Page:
Book review: the first thing you see by Gregoire Delacourt

the-first-thingThis is one of those rare reviews I write just to expunge myself of the experience of reading a book.

So, this book was a bestseller in France, apparently. I picked it up at random from my local library (I have a two year old in tow so not a lot of time to browse!)

The writing is at times quite lovely, but the story, characters, almost everything else about the book built up to a level of such extreme annoyingness that I struggled to finish it.

The opening sentence is: ‘Arthur Dreyfuss liked big breasts.’

This sentence is not just there by accident, or purely to grab the reader’s attention. Look! Boobs!

The first thing you see is the story of an unassuming if handsome young mechanic with a tragic past whose life is transformed when Jeanine, a Scarlett Johansson lookalike (also with a tragic past) turns up unexpectedly on his doorstep and asks to stay.

At first Jeanine continues the pretence that she actually is the actual Scarlett Johansson, then as it starts to fall apart she confides in him that she’s really a French model called Jeanine who has had a sad and tragic life and saw him in passing and fell in love with him. And hey presto, turned up on his doorstep.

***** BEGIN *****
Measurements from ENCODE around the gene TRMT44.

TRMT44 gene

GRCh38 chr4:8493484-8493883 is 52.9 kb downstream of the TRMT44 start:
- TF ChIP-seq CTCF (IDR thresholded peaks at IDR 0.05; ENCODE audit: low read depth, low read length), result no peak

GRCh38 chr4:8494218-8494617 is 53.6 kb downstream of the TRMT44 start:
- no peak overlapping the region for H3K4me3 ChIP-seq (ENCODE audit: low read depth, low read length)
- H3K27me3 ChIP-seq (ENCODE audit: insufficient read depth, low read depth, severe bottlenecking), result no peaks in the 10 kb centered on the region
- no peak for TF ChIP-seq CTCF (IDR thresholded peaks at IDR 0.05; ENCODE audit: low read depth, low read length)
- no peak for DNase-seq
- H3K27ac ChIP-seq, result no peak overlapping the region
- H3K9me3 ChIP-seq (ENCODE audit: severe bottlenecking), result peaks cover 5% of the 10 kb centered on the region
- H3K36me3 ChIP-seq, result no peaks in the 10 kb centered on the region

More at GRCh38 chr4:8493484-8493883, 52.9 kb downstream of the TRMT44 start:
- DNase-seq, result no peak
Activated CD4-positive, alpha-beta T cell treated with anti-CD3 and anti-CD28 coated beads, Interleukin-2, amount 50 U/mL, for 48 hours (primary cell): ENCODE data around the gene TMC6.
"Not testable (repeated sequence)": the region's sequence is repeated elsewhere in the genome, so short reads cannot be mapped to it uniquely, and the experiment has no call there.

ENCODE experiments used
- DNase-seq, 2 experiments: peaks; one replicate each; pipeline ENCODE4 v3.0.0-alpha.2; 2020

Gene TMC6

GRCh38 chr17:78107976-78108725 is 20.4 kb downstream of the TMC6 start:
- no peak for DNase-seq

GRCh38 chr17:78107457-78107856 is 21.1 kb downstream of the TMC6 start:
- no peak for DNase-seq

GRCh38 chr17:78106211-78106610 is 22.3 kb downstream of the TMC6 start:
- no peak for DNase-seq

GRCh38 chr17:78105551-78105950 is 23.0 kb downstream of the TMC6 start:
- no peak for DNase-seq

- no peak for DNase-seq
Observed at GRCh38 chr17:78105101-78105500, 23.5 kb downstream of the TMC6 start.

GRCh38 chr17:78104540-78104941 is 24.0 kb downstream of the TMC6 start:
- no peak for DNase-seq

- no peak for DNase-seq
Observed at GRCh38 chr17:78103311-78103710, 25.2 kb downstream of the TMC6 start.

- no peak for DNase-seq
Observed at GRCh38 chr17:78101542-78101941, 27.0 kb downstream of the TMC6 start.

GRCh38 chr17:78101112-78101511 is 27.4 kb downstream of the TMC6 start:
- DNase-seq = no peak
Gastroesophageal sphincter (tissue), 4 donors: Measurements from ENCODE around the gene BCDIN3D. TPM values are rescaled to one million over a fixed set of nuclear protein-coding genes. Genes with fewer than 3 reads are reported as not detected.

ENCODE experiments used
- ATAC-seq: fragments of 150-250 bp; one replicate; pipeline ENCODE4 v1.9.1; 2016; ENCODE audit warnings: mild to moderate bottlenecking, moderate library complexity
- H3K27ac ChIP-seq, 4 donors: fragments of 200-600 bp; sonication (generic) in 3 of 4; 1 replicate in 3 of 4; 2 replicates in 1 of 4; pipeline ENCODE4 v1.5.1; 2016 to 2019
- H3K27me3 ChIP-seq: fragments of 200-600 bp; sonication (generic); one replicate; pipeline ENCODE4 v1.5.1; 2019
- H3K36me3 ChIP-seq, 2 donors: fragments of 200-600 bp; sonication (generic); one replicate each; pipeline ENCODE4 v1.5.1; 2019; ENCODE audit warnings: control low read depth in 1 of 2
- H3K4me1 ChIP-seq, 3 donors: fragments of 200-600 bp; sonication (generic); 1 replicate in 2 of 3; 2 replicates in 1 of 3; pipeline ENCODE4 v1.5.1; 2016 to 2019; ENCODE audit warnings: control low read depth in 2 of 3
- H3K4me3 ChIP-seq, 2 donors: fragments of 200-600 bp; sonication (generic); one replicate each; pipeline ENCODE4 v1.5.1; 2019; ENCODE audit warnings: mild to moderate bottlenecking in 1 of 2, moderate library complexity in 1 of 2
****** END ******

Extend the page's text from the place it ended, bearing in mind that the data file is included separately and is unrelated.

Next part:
And yes, her breasts are amazing. The most wondrous breasts of any woman on the planet.

So at first I didn’t mind this book – there’s a lot to enjoy in the writing, and it gave me lovely reminders of the time I’ve been lucky to spend in France.

But once it got going, and maybe I was just in a particularly bad mood, but grief it gave me the irrits.

The story touches on themes including on the power of appearances, desire, fame, and identity, all interesting enough, but neither character felt like they were developed beyond the most surface level.

The climax of the book is, quite literally, Arthur’s rapturous orgasm over her splendid breasts.

And then, [SPOILER ALERT BUT REALLY WHO CARES] in the moment of utter bliss afterwards, he calls her Scarlett instead of Jeanine.

So once he falls asleep, she takes his car and drives it at high speed into the little chapel in which she’d hoped they might marry. There is a vivid description of the impact of this collision on said splendiferous breasts.


Read it if you’re in the mood for something really, really, really silly, with a pretension towards the tragic. Or don’t.

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